Sema Colpan, Amália Kerekes, Siegfried Mattl, Magdolna Orosz, and Tatin Teller, eds., Kulturmanöver: Das k.u.k. Kriegspressequartier und die Mobilisierung von Wort und Bild. Budapester Studien zur Literaturwissenschaft 18. Frankfurt: Peter Lang, 2015. 374 pp.
John E. Fahey

Bernd Neumann, Franz Kafka und der Große Krieg. Eine kulturhistorische Chronik seines Schreibens. Würzburg: Königshausen & Neumann 2014. 425 S.
Ulrike Schneider

Christopher Hohlbaum, Kafka im Comic. Würzburg: Königshausen & Neumann, 2015. 450 p.
Rosie MacLeod

Erica Weitzman, Irony’s Antics: Walser, Kafka, Roth and the German Comic Tradition. Evanston: Northwestern UP, 2015. 257 pp.
Pamela S. Saur

Annja Neumann, Durchkreuzte Zeit: Zur ästhetischen Temporalität der späten Gedichte von Nelly Sachs und Paul Celan. Heidelberg: Winter, 2013. 348 pp.
Traci S. O’Brien

Gernot Wimmer, ed., Ingeborg Bachmann und Paul Celan: Historisch-poetische Korrelationen. Berlin: Walter de Gruyter, 2014. 200 pp.
Jens Klenner

Bianca Rosenthal, From Czernowitz to the German Order of Merit: A Memoir of Cultural History and Autobiography. San Luis Obispo, CA: Graphic Communication Institute at Cal Poly, 2015. 322 pp.
Joseph W. Moser

Lore Knapp, Formen des Kunstreligiösen. Peter Handke–Christoph Schlingensief. Paderborn: Wilhelm Fink, 2015. 379 S.
Teresa Kovacs

Loreley French, Roma Voices in the German-Speaking World. New York: Bloomsbury, 2015. 275 pp.
Roxane Riegler

Marta Wimmer, Poetik des Hasses in der österreichischen Literatur: Studien zu ausgewählten Texten. Frankfurt am Main: Peter Lang, 2014. 277 pp.
Pamela S. Saur

Felix Mitterer, Jägerstätter. Translation by Gregor Thuswaldner with Robert Dassanowsky. Introduction by Gregor Thuswaldner. Studies in Central European History Culture & Literature. New Orleans:, U of New Orleans P, 2015. 106 pp.
Vincent Kling

Katherine Arens, Belle Necropolis: Ghosts of Imperial Vienna. New York: Peter Lang, 2015. 231 pp.
Michael Burri

Doren Wohlleben and Paul Michael Lützeler, eds., Hermann Broch und die Romantik. Berlin: de Gruyter, 2014. 230 pp.
Jacob van der Kolk

Gerd K. Schneider, Grenzüberschreitungen. Energie, Wunder und Gesetze. Das Okkulte als Weltanschauung und seine Manifestationen im Werk Arthur Schnitzlers. Wien: Praesens Verlag, 2014. 234 S.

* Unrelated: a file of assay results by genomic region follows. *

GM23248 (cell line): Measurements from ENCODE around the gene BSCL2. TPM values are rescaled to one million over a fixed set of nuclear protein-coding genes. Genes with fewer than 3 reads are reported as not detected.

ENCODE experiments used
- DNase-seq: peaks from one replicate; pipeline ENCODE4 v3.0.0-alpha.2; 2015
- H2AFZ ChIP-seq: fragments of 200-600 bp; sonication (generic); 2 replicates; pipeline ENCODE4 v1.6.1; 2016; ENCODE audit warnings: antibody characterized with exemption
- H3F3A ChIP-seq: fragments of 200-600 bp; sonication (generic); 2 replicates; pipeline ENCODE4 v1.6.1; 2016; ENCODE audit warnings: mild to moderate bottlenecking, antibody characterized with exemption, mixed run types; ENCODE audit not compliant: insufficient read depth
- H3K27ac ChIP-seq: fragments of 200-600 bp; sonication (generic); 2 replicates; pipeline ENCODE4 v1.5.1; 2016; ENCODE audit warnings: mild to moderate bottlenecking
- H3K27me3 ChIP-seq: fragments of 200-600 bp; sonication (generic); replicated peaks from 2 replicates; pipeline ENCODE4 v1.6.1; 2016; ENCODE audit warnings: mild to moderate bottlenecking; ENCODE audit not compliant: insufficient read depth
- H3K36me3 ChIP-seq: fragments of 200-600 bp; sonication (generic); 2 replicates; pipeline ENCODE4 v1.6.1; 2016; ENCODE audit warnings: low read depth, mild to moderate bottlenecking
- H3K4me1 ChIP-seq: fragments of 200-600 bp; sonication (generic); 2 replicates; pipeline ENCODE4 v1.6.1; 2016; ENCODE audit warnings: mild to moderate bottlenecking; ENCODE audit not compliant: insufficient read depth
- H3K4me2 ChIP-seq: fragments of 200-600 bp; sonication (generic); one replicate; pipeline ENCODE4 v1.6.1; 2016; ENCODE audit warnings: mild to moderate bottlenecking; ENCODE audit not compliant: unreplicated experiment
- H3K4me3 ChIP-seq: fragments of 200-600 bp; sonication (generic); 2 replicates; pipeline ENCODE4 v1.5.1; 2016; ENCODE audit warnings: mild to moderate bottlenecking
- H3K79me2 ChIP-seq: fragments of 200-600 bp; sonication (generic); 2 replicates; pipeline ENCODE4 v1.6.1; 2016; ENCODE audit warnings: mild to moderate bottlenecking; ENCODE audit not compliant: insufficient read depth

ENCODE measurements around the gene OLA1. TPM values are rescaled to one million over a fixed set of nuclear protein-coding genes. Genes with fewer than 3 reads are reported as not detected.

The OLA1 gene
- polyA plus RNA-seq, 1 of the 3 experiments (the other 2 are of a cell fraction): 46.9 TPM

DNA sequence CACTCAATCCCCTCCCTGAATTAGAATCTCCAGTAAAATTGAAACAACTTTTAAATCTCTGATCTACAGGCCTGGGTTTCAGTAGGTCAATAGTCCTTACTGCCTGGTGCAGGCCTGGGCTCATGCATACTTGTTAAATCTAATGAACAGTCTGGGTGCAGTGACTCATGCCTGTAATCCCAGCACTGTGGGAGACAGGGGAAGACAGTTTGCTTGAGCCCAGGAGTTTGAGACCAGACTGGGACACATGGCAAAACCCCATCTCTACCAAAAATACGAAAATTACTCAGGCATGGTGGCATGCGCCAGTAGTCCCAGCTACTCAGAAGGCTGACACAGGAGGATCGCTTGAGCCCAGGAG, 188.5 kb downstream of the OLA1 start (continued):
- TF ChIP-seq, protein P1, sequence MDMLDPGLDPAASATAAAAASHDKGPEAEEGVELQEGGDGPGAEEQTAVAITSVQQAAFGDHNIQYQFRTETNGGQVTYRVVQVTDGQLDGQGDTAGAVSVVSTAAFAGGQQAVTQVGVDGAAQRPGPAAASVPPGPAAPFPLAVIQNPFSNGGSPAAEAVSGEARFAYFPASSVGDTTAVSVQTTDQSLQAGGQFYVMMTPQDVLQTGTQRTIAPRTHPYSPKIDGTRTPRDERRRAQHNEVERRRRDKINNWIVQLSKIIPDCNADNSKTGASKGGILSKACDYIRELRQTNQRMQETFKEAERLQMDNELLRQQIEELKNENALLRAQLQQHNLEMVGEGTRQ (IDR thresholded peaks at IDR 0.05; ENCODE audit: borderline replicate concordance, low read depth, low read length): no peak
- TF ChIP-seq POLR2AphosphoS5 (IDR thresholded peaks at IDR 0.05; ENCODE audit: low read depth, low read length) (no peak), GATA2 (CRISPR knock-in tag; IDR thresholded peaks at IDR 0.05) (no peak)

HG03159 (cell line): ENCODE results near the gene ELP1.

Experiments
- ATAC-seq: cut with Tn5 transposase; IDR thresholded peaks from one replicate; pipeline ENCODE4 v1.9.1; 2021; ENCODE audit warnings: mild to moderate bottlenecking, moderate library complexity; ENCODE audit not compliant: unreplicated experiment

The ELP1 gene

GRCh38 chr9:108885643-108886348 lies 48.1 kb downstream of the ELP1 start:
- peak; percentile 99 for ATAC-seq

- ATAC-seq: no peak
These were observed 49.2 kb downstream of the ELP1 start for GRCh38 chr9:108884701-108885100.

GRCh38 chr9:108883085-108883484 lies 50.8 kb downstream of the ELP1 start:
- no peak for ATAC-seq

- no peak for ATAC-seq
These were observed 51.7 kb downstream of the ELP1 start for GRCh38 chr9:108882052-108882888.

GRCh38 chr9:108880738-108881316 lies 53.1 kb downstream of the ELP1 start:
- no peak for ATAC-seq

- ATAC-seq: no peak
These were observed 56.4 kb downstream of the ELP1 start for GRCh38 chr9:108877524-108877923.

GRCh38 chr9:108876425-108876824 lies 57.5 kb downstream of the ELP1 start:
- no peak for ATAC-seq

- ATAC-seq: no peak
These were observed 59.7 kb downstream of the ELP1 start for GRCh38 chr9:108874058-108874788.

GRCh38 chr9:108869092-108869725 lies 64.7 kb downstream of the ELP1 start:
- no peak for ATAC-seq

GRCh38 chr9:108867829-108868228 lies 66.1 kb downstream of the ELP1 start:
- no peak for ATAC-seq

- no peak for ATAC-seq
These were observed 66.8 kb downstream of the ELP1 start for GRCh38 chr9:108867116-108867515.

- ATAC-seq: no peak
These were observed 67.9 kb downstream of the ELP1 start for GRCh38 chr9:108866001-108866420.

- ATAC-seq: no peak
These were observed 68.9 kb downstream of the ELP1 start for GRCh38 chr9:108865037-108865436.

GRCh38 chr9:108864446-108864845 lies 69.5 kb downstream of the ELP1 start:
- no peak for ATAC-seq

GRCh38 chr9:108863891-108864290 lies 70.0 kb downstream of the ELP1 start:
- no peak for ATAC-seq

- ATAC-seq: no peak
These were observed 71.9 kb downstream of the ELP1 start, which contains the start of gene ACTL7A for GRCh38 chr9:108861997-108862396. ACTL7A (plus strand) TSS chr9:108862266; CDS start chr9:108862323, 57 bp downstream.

Guy Stern

Roy Knocke and Werner Treß, eds., Franz Werfel und der Genozid an den Armeniern. Europäisch-jüdische Studien Beiträge 22. Oldenbourg: De Gruyter, 2015. 178 pp.
Francis Michael Sharp

Harald Neumeyer und Wilko Steffens, Hrsg., Kafkas narrative Verfahren. Band 3. Kafkas Tiere. Band 4. Forschungen der Deutschen Kafka-Gesellschaft. Würzburg: Königshausen & Neumann, 2015. 509 S.
Silke Schwaiger

Klaus von Schilling, Das gelungene Kunstwerk: Paraphrasen zu Kafka und Hildesheimer. Würzburg: Königshausen & Neumann, 2015. 421 pp.
Andreas Oberprantacher

Rob McFarland, Red Vienna: White Socialism and The Blues. New York: Camden House, 2015. 214 pp.
Rosie MacLeod

Jeremy Adler, Das bittere Brot: H. G. Adler, Elias Canetti und Franz Baermann Steiner im Londoner Exil. Göttingen: Wallstein, 2015. 117 pp.
William Collins Donahue

Juri Giannini, Maximilian Haas, and Erwin Strouhal, eds., Eine Institution zwischen Repräsentation und Macht: Die Universität für Musik und darstellende Kunst im Kulturleben des Nationalsozialismus. Reihe Musikkontext 7. Vienna: Mille Tre Verlag, 2014. 392 pp.
Katherine Arens

John Klapper, Nonconformist Writing in Nazi Germany: The Literature of Inner Emigration. Studies in German Literature, Linguistics, and Culture. Rochester, ny: Camden House, 2015. 453 pp.
Vincent Kling

Timothy Pytell, Viktor Frankl’s Search for Meaning: An Emblematic 20th-Century Life. New York: Berghahn, 2015. 208 pp.
Tim Corbett

Nora Boeckl, Wirklichkeit als Versuchsanordnung: Postavantgardistisches Schreiben in der österreichischen Gegenwartsliteratur des Postmillenniums am Beispiel von Thomas Glavinic. Würzburg: Könighausen & Neumann, 2015. 203 pp.
Laura McLary

Kirk Wetters, Demonic History: From Goethe to the Present. Evanston: Northwestern UP, 2014. xvi and 250 pp.
Vincent Kling

Timothy K. Conley, Screening Vienna: The City of Dreams in English-Language Cinema and Television. Amherst, NY: Cambria Press, 2016. 447 pp.
Laura A. Detre

Susanne Hochreiter, Bernhard Oberreither, Marina Rauchenbacher, Isabella Schwentner, and Katharina Serles, eds., Ein Zoll Dankfest: Texte für die Germanistik: Konstanze Fliedl zum 60. Geburtstag. Würzburg: Königshausen & Neumann, 2015. 395 pp.
Raymond L. Burt